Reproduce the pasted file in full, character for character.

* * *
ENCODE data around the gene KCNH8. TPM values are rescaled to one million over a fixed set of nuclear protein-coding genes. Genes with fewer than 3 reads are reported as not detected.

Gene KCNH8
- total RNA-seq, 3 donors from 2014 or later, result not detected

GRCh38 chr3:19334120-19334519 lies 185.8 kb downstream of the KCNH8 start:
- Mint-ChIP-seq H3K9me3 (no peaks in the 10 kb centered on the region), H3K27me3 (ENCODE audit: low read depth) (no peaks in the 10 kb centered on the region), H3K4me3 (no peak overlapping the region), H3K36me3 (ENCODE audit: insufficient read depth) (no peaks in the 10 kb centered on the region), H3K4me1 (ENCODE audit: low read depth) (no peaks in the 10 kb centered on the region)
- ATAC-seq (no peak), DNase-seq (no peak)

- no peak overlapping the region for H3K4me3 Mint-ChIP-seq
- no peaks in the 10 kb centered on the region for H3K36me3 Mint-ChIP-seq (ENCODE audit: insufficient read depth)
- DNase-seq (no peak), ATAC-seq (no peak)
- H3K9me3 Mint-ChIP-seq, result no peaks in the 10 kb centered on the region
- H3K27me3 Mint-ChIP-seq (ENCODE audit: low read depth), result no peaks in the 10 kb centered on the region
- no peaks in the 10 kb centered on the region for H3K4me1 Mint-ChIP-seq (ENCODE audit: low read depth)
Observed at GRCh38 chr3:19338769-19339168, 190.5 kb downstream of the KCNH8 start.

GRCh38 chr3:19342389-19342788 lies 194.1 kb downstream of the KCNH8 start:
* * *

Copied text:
ENCODE data around the gene KCNH8. TPM values are rescaled to one million over a fixed set of nuclear protein-coding genes. Genes with fewer than 3 reads are reported as not detected.

Gene KCNH8
- total RNA-seq, 3 donors from 2014 or later, result not detected

GRCh38 chr3:19334120-19334519 lies 185.8 kb downstream of the KCNH8 start:
- Mint-ChIP-seq H3K9me3 (no peaks in the 10 kb centered on the region), H3K27me3 (ENCODE audit: low read depth) (no peaks in the 10 kb centered on the region), H3K4me3 (no peak overlapping the region), H3K36me3 (ENCODE audit: insufficient read depth) (no peaks in the 10 kb centered on the region), H3K4me1 (ENCODE audit: low read depth) (no peaks in the 10 kb centered on the region)
- ATAC-seq (no peak), DNase-seq (no peak)

- no peak overlapping the region for H3K4me3 Mint-ChIP-seq
- no peaks in the 10 kb centered on the region for H3K36me3 Mint-ChIP-seq (ENCODE audit: insufficient read depth)
- DNase-seq (no peak), ATAC-seq (no peak)
- H3K9me3 Mint-ChIP-seq, result no peaks in the 10 kb centered on the region
- H3K27me3 Mint-ChIP-seq (ENCODE audit: low read depth), result no peaks in the 10 kb centered on the region
- no peaks in the 10 kb centered on the region for H3K4me1 Mint-ChIP-seq (ENCODE audit: low read depth)
Observed at GRCh38 chr3:19338769-19339168, 190.5 kb downstream of the KCNH8 start.

GRCh38 chr3:19342389-19342788 lies 194.1 kb downstream of the KCNH8 start: